Today, we went to the National Craft Mela in Chandigarh. The entire experience was just utterly beautiful, like an exotic flood of culture, color, and music.
There were stands set up along the entire perimeter, each manned by a seller from a different region of India, selling his or her own specialty handicrafts. There were Kashmiri shawls covered in threadwork, exquisitely designed silk rugs, colorful flower arrangements, wooden status of elephants and peacocks delicately hand-painted in bright colors, and jewelry made from tiny colored beads sewn together on string.
There was also a large selection of different foods from all parts of India – vadas and idlis, spicy noodles, kulfi, and pakoras.
Some Rajasthani dancers performed as people circled around them clapping, occasionally waving money in the air until the dancers shook their hips over to them and took the bills from their hands. Musicians wearing colorful turbans beat at large drums. Children pulled at their parents’ arms, begging them to let them ride the camel that sat by the gate.
Standing in the middle of the teeming crowds on the red soil that coated the ground, I found myself being washed over by the exotic colors, smells, and sounds of this beautiful country.
Instead of court, I’ve started attending office hours at the firm so I get the chance to read some case files and watch client meetings. The cases I’ve read through so far are both depressing and thought provoking. I can’t help but find trends in them, like the issues of dowry, honor killings, and police brutality. It makes me sick to my stomach to think about these being everyday occurrences, but then again, this is India. There are human rights violations here that we don’t see in the U.S. And the main reason for these problems is the clash between globalization and the rigidness of Indian society. As media is allowing new ideas and views to flow across borders through the Internet, television, news, etc., these beliefs and ideas are hitting a brick wall of a traditional, patriarchal, family-oriented, and often stubborn way of thinking. And this is causing huge rifts between the older generations and the new, young, educated, and open-minded generation that is growing up in India.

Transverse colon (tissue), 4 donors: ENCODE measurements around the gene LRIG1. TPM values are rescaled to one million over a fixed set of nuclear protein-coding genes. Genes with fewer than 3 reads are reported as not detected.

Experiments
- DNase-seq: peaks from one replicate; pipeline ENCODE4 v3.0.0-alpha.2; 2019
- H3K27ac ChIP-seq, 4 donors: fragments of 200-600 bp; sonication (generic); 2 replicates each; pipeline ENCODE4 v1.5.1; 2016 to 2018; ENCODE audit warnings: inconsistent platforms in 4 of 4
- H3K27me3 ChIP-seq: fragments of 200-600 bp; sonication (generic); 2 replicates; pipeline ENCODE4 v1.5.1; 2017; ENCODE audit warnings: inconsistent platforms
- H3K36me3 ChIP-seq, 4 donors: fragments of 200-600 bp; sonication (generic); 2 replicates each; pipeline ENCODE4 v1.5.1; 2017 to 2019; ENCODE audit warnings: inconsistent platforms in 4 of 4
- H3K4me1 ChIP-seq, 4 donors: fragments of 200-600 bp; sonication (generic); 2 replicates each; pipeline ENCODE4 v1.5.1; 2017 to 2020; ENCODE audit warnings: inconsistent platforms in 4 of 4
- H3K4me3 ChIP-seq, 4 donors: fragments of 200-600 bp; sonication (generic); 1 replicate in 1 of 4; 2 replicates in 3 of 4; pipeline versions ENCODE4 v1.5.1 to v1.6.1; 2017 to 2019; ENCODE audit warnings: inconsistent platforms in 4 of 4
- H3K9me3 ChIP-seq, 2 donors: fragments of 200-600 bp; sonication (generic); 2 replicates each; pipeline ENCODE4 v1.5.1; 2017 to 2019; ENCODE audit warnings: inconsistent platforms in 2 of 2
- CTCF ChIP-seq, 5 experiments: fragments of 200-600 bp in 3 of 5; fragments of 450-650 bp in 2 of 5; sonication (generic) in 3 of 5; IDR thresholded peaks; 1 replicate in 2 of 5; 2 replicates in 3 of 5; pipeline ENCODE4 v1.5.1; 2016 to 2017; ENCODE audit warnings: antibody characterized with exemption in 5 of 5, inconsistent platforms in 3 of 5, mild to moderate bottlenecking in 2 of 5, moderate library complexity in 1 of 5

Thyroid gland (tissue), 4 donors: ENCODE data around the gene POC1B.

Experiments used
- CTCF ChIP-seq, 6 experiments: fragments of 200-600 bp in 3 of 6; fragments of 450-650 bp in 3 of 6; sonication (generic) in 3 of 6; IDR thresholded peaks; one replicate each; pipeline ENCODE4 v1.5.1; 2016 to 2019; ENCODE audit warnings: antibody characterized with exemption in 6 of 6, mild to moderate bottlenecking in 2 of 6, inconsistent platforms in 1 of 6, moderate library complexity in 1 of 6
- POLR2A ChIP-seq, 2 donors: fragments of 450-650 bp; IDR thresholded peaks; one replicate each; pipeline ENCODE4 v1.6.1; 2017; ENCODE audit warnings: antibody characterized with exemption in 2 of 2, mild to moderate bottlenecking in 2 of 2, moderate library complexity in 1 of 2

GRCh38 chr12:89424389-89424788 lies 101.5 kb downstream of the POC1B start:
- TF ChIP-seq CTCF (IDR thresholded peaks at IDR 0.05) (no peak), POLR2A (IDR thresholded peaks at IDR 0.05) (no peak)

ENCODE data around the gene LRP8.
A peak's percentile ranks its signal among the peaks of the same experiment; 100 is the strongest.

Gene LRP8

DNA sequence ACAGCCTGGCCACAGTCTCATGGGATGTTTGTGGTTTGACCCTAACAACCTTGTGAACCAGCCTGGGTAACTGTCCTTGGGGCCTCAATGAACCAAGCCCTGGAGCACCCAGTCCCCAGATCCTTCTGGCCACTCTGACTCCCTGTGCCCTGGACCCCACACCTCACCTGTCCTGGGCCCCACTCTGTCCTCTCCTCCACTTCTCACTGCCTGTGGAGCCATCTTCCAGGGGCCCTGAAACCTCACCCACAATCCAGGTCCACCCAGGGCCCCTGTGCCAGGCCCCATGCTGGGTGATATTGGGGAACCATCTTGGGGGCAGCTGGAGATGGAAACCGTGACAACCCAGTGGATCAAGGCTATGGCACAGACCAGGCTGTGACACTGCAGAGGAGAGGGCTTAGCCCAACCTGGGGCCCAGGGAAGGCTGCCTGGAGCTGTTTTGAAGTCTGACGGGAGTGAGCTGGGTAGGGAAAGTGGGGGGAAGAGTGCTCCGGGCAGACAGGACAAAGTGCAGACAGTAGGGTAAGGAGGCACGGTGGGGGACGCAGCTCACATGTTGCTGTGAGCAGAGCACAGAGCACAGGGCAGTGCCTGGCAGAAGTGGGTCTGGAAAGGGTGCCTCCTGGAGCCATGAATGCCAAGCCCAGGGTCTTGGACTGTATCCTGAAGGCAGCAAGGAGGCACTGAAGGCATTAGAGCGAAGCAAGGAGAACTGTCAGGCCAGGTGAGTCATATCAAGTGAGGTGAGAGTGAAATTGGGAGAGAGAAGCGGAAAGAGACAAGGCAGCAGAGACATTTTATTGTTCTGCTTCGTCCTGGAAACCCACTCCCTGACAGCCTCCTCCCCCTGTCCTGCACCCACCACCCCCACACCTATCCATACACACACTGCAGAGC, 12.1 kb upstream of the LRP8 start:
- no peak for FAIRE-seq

A perfect example of this was a case I read today. The file detailed how a young man and woman eloped against the wishes of their parents. The girls’ parents were against the marriage because the status of the families “was not equal,” meaning they belonged to different castes. So after this couple got married, the girl’s family literally gave death threats to the couple, swearing that they would not let them live. The couple was forced to move away, and live each day in fear for their lives.
Had they been killed, this couple would have been another statistic added to the massive number of honor killings that have occurred in India. Honor killings involve the homicide of a family member due to the belief that he or she has brought dishonor to their family, and many honor killings are due to marriage by choice (as opposed to arrange marriage).
A report attached to the case file read, “Murder of couples that elope has become disturbingly common…if a lower-caste man is involved with a higher-caste woman, he is invariably killed, and the girl, whether belonging to the higher caste or the lower, is almost certainly eliminated.”
It went on to speak about how because of issues like honor killings, many of India’s westernized urban youth “remain fairly conservative when it comes to love. Most of them strive to find a partner who is roughly acceptable to their parents, even if not of their choice.”
Then, this section caught my attention: “Traditionally, marriages were arranged by the bride and groom’s parents and marriages were considered as a religious contract between families to hold the social order, and [were] cemented with the gift of a virgin daughter…marriages were not seen as a private agreement between two people in love.”
Firstly, note the traditional view of marriages. This view has unfortunately been the root cause of honor killings, as families hold onto this traditional belief that the marriages of their sons and daughters are somehow a matter that does not concern the children. And if the daughter chooses to find her own husband, outside of the traditional confines, this is seen as a “direct attack on patriarchal power. And in the name of family-honor, the woman is either killed or forced to commit suicide.”
Secondly, note the words “gift of a virgin daughter.” As traditional Indian society is highly patriarchal, instead of the marriage being viewed as a union of a man and a woman, the woman is seen as a gift, whose sexuality must also be indisputable. The sexuality of the woman is seen as a “symbol of honor” and is “connected to the honor of the family.” And so, a further justification for honor killings is that a woman who elopes is projected to be a “promiscuous and a lustful woman” who “couldn’t even wait to get married.” The man on the other hand, is seen as “fulfilling the wishes of a promiscuous woman.” (Note how the blame falls on the woman.) Therefore, they are both bringing dishonor to their families. So they should die?
That’s the logic behind this epidemic that is ravaging the nation.
Thankfully, people like the lawyer I’m interning for are out there trying to fight this issue and get some justice. Hopefully one day I can join them.
I’ll be sharing more about the human rights violations I’m reading about and watching unfold.
In the meantime, please share your thoughts.